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Season 2 · Episode 2

Data Discoverability, Products, and User Diversity with Shinji Kim

Learn how an accelerating abundance of data can be harnessed through telemetry. Tune-in while Shinji Kim and Sam explore opening data to more users, PageRank for tables, and pragmatic use of data lineage to find value.

Published June 24th, 2021  |  27:02 Runtime

Episode Guest

Shinji Kim

Shinji Kim

Founder and CEO at Select Star

Episode Transcript

Sam:

Hi, this is Sam Ramji and you're listening to the open source data. This week we're talking with Shinji Kim. Shinji is the founder and CEO of Select Star, an intelligent data discovery platform that automatically analyzes and documents your data.

Welcome Shinji. We are delighted to have you join us today. 

Shinji:

Thanks Sam, excited to be here. 

Sam:

We like to start out each episode asking our guests, what does open source data mean to you? 

Shinji:

Usually we call it open source, or open data, or maybe data source. But after I saw the || signs, what it means to me is really sharing, and how sharing makes all of us much better. So it's not closed. You can see what it is or maybe you can use it, or maybe you can also contribute and form it into a different way. And I think that makes all of us better. I created something really cool, put it out there, other people see it, and people use it, they get benefit out of it, they say, thank you, they contribute to it, and then I get a lot of joy out of it. And I think that's one of the cool things about open source that has really led technology to flourish for, you know, the last 10, 20 years. I feel like the internet is all around being open. Most of the time, I think traditionally data has always been more closed because it's private because it's proprietary, it's still considered as an IP of companies. But as a government to start also opening up their data like Census, but also each city starts opening up their data around their traffic, or real estate. I think that is making the research, but also other companies and learnings. I think it's really around sharing. And how sharing makes all of us better.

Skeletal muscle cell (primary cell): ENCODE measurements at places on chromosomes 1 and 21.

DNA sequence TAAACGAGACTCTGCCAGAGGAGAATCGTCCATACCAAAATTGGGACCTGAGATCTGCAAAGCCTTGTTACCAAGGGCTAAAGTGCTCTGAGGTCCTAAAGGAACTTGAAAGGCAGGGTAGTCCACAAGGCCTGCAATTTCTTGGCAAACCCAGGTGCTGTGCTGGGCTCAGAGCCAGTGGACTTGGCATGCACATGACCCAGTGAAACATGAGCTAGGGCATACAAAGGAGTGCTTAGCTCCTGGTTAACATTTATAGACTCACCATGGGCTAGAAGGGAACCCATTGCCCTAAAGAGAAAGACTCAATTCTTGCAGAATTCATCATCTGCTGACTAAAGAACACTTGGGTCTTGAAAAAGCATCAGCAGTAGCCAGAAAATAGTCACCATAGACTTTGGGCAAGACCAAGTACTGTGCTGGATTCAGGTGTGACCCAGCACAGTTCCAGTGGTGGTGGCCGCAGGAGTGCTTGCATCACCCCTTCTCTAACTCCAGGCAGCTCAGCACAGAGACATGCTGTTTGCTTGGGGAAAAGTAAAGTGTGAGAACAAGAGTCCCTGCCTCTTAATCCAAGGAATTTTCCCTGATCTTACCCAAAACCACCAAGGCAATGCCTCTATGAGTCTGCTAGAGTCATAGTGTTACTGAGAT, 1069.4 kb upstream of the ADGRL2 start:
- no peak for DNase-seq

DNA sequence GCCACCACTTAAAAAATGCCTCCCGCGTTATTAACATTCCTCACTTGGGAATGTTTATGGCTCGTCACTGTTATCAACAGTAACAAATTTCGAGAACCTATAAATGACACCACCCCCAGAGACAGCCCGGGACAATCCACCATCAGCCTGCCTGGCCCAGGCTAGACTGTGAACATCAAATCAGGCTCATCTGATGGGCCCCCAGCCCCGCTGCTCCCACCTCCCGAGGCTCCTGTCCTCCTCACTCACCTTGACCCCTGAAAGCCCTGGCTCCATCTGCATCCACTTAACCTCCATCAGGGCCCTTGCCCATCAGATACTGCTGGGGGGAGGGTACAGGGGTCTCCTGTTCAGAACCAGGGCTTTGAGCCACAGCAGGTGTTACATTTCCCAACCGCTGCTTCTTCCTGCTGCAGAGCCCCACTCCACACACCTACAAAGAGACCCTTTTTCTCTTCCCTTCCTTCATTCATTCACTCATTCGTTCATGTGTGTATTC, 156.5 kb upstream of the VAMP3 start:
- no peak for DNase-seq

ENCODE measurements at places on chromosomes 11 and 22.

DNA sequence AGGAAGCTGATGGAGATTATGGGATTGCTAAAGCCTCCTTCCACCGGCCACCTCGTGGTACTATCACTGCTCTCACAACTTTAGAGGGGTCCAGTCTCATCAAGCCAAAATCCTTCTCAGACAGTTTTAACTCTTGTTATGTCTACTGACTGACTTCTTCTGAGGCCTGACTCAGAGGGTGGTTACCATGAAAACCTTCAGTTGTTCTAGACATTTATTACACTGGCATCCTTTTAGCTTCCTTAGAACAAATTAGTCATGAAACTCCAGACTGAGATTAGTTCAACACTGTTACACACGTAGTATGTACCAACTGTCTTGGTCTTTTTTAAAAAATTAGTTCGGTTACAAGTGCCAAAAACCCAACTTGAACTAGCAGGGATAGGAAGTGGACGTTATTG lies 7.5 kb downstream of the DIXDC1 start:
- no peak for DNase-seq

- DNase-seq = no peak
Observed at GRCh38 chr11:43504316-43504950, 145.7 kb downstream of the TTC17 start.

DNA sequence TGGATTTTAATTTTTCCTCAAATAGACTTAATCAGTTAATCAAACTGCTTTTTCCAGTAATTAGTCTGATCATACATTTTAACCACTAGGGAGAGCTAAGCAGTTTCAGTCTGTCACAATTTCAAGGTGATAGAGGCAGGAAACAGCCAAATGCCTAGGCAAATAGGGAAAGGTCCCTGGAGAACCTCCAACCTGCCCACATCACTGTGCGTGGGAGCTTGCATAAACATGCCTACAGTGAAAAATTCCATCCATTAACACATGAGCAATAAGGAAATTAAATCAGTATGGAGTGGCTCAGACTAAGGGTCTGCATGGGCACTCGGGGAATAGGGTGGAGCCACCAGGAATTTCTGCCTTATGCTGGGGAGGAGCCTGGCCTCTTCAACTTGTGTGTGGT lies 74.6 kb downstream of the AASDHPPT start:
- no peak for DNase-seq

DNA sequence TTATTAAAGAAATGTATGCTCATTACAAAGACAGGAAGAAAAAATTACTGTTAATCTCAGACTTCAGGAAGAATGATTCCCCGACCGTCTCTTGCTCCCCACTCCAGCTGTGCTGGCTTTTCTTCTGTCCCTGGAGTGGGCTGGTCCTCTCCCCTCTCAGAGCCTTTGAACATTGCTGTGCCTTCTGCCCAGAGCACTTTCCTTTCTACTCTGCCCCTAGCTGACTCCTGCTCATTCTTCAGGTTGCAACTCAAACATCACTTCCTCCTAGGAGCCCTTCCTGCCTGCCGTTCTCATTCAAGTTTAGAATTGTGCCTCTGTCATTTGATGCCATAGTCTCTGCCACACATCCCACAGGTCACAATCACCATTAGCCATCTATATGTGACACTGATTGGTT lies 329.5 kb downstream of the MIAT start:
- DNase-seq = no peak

Sam:

Such an awesome answer. And it starts so many conversations. One thing I took away from it was open and data brings a sense of abundance to something that was previously scarce, right.

That maybe there was a lot of data locked up, hidden away, but now it's becoming abundant. We know from economics though, every abundance creates a new scarcity and the scarcity now is how I discover all that stuff. Right? So like page rank in the Google search engine helped us start to find the things that we actually cared about all in the open internet.

And that's a problem that you have thrown yourself into solving with Select Star too, right? So as you, as you look at creating something valuable out of all of that, you know, sheer abundance, now, that's a pretty interesting way to structure your thinking and the work that you're doing in the world.

I'd love to hear you talk a little bit about the motivations for like, sort of the technical elements of the problem and how you've thrown yourself out that with Select Star.

And then I love to talk a little bit about your journey that brought you here. Cause there's a lot of courage and curiosity in your life story. 

Shinji: